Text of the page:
|Stadium||Center Parc Stadium|
Mid-Eastern Athletic Conference (MEAC)|
Southwestern Athletic Conference (SWAC)
The MEAC/SWAC Challenge is an annual historically black college college football game showcasing a team from the Mid-Eastern Athletic Conference (MEAC) and a team from the Southwestern Athletic Conference (SWAC).  The series began in 2005  and initially paired the defending conference champions,  although the selection process was broadened to include non-champions as well, in 2007. Entering 2021, the MEAC leads the series with 10 wins to the SWAC's four (along with a "no contest" game in 2016,  and a cancellation in 2020). The Challenge is televised nationally on ESPN and is owned by ESPN Events. It is associated with the Labor Day weekend.  
South Carolina State beat Alabama State in the first Challenge in 2005, and for its first three years the event was held in Birmingham, Alabama (home of the SWAC's offices ), at Legion Field. In 2007, the event attracted its largest crowd—over 30,000—as Southern beat Florida A&M and earned the SWAC's first victory in the series. In 2008, the Challenge moved to Orlando, Florida after a new sponsorship was announced;  Walt Disney World Resort would sponsor the event for eight years until 2015.  From 2008 to 2013, as well as in 2015, it was held in Orlando at the Florida Citrus Bowl, now called Camping World Stadium. In 2014, the game was played at Spectrum Stadium as Camping World Stadium underwent renovations.
In April 2016, it was announced that the game would move to campus sites for 2016 and 2017 (on September 4, 2016, Bethune–Cookman attempted to host Alcorn State in Daytona Beach, Florida, but the game was halted before halftime due to lightning associated with feeder bands from Hurricane Hermine;  on September 3, 2017, Southern hosted South Carolina State in Baton Rouge, Louisiana). The event moved to a non-HBCU campus venue in 2018—this time at Center Parc Stadium. 
Nine future NFL draft picks have played in the Challenge. They are Phillip Adams (South Carolina State), Michael Coe (Alabama State), Johnny Culbreath (South Carolina State), Justin Durant ( Hampton), Javon Hargrave (South Carolina State), Temarrick Hemingway (South Carolina State), Curtis Holcomb (Florida A&M), Tarvaris Jackson (Alabama State), and Kendall Langford (Hampton).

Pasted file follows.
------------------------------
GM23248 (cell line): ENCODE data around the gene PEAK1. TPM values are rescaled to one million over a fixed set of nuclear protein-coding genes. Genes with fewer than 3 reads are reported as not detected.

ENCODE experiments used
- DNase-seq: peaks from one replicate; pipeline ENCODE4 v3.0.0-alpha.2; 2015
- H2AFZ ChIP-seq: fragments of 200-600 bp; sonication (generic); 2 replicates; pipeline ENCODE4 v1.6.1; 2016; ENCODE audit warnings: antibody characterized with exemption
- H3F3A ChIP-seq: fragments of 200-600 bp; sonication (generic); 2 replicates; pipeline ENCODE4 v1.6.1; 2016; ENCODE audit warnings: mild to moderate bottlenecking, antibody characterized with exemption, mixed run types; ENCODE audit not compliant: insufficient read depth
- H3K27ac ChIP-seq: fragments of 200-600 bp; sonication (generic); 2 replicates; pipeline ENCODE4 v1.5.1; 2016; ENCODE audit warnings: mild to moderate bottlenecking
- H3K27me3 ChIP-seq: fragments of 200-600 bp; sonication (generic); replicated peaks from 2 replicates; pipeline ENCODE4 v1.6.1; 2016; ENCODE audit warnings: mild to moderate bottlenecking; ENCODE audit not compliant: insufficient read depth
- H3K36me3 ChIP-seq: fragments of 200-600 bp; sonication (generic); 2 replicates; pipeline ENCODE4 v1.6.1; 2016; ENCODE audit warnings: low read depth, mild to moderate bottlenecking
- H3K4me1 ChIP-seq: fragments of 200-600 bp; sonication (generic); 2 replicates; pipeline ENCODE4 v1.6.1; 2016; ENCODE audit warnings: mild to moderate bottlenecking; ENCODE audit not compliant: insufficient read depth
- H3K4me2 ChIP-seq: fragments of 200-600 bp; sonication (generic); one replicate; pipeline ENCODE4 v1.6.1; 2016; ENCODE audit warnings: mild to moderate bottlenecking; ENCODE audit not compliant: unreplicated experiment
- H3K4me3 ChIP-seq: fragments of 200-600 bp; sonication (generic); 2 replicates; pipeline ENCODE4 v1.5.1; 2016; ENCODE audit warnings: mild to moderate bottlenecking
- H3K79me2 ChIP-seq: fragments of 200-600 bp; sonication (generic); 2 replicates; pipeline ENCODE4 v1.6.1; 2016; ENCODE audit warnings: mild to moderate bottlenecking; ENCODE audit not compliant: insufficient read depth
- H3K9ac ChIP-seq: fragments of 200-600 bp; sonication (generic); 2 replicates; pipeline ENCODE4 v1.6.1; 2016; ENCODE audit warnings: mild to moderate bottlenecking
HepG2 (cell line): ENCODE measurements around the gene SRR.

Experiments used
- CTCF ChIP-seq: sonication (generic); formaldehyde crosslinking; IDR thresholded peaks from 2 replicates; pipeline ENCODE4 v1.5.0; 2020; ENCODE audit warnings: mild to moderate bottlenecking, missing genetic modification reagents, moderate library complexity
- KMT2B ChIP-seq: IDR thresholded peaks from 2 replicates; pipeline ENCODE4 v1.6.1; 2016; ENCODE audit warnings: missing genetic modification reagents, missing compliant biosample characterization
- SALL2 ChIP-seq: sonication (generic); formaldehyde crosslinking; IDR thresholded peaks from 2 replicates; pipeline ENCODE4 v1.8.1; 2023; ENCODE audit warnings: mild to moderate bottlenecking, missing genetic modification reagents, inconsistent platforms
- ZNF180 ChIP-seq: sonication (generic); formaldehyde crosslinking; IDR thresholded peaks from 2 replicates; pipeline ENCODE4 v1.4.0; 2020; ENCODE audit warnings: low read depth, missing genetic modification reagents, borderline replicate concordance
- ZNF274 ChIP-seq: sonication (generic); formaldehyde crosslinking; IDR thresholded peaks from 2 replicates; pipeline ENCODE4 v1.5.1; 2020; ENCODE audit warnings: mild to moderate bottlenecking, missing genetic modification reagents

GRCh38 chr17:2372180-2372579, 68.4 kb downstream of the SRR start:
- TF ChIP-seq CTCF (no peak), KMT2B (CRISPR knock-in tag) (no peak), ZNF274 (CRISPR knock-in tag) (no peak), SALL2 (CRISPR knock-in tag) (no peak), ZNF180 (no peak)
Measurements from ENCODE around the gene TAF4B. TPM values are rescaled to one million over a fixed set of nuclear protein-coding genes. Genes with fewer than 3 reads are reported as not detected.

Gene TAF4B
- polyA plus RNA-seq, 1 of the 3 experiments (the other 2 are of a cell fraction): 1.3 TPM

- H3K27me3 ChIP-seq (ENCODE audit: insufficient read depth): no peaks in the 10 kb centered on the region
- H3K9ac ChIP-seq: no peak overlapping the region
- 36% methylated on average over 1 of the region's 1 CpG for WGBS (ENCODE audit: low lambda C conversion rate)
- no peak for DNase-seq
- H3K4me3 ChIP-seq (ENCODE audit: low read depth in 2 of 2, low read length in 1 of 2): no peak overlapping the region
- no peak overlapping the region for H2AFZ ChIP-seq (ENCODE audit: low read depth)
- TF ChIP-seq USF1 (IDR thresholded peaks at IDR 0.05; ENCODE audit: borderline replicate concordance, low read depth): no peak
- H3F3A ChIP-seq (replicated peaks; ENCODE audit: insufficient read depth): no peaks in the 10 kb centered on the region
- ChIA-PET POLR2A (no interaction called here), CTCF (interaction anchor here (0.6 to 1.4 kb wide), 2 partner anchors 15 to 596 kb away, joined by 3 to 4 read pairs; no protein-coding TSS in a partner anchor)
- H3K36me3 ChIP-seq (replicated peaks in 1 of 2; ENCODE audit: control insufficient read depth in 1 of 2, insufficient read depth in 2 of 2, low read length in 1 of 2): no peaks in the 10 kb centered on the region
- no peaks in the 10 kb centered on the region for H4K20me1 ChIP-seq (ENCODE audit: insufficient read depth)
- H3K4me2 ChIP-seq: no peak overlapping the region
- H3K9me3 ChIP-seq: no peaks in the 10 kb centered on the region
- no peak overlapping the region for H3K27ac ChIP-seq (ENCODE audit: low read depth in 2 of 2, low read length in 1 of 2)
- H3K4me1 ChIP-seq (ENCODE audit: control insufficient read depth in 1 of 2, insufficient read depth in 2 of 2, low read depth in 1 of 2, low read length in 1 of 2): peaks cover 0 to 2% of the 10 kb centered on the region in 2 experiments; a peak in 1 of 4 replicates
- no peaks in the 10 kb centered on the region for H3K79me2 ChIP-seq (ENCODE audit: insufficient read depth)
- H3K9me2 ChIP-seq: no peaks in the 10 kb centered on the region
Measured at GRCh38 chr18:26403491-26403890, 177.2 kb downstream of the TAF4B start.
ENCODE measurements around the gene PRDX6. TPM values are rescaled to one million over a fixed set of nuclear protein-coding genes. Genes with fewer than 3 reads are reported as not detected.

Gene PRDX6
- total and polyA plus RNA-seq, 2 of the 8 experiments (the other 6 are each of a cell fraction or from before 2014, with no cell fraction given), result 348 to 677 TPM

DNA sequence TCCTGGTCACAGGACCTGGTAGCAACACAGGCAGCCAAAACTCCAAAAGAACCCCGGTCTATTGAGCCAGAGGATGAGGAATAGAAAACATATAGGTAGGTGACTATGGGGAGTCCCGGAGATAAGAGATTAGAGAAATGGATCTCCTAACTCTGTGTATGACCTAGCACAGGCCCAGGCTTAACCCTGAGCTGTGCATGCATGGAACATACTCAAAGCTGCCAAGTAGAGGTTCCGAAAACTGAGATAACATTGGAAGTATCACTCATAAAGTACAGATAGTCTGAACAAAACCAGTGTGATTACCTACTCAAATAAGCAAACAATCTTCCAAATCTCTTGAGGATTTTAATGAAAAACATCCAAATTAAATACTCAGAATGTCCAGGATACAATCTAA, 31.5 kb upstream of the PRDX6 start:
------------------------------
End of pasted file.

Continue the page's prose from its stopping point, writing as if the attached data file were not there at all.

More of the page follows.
|Year||MEAC representative||Score||SWAC representative||Attendance||Location|
|2005||South Carolina State||27–14||Alabama State||18,452||Legion Field ( Birmingham, Alabama)|
|2006||Hampton||27–26 OT ||Grambling State||19,175||Legion Field (Birmingham, Alabama)|
|2007||Florida A&M||27–33||Southern||30,106||Legion Field (Birmingham, Alabama)|
|2008||Hampton||17–13||Jackson State||10,723||Florida Citrus Bowl ( Orlando, Florida)|
|2009||South Carolina State||34–31||Grambling State||21,367||Florida Citrus Bowl (Orlando, Florida)|
|2010||Delaware State||27–37||Southern||16,327||Florida Citrus Bowl (Orlando, Florida)|
|2011||Bethune–Cookman||63–14||Prairie View A&M||17,337||Florida Citrus Bowl (Orlando, Florida)|
|2012||Bethune–Cookman||38–28||Alabama State||17,410||Florida Citrus Bowl (Orlando, Florida)|
|2013||Florida A&M||27–10 ||Mississippi Valley State||24,376 ||Florida Citrus Bowl (Orlando, Florida)|
|2014||North Carolina A&T||47–13||Alabama A&M||8,210 ||Spectrum Stadium (Orlando, Florida)|
|2015||South Carolina State||35–7||Arkansas–Pine Bluff||7,257||Orlando Citrus Bowl (Orlando, Florida)|
|2016||Bethune–Cookman||7–13 unofficial #||Alcorn State||6,000 ||Municipal Stadium ( Daytona Beach, Florida)|
|2017||South Carolina State||8–14||Southern||10,006 ||A. W. Mumford Stadium ( Baton Rouge, Louisiana)|
|2018||North Carolina Central||24–40||Prairie View A&M||10,274||Center Parc Stadium ( Atlanta)|
|2019||Bethune–Cookman||36–15||Jackson State||23,333||Center Parc Stadium (Atlanta) |
|2020^||South Carolina State||(Cancelled)||Grambling State||—||Center Parc Stadium (Atlanta) |
- # Score is unofficial; game called no contest with 7:14 remaining in the 2nd Quarter (22:46 point of game), as game had not reached official status prior to lightning ending the event. 
- ^ The 2020 game was cancelled due to the COVID-19 pandemic. 
- "MEAC/SWAC Challenge set". Baton Rouge Advocate (sec. D, p. 3). October 1, 2004.
- Andreas Butler (September 8, 2016). "Not one for the record books: The unfinished MEAC/SWAC Challenge will have no negative financial implications for the universities, conferences or ESPN". daytonatimes.com. Retrieved April 23, 2017.
- "ESPN Announces 2006 MEAC / SWAC Challenge Game". onnidan.com. February 27, 2006. Retrieved April 24, 2017.
- "Tickets for the 2008 MEAC/SWAC Challenge Presented by Disney Go on Sale June 1". meacsports.com. 2008. Retrieved April 24, 2017.
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- Stu McCann (June 3, 2016). "City of Houston wants to be new home of SWAC headquarters". abc3340.com. Retrieved April 24, 2017.
- /humans.txt. "2016 & 2017 MEAC/SWAC Challenge Matchups Announced - MEAC / SWAC | ESPN Events". espnevents.com. Retrieved May 5, 2016.
- /humans.txt. "2 MEAC/SWAC Challenge Alumni Selected in 2016 NFL Draft - MEAC / SWAC | ESPN Events". espnevents.com. Retrieved May 10, 2016.
- "MEAC-SWAC 2020 football matchups in Atlanta canceled". Atlanta Journal-Constitution. Retrieved 2020-07-18.
- "MEAC/SWAC Challenge: History". .meacswacchallenge.com. 2016. Retrieved April 26, 2017.
- "Archived copy". Archived from the original on 2013-12-30. Retrieved 2013-12-29.CS1 maint: archived copy as title ( link)
- Kevin Kelley (December 17, 2018). "Jackson State, Bethune-Cookman to play in 2019 MEAC/SWAC Challenge". fbschedules.com. Retrieved January 18, 2019.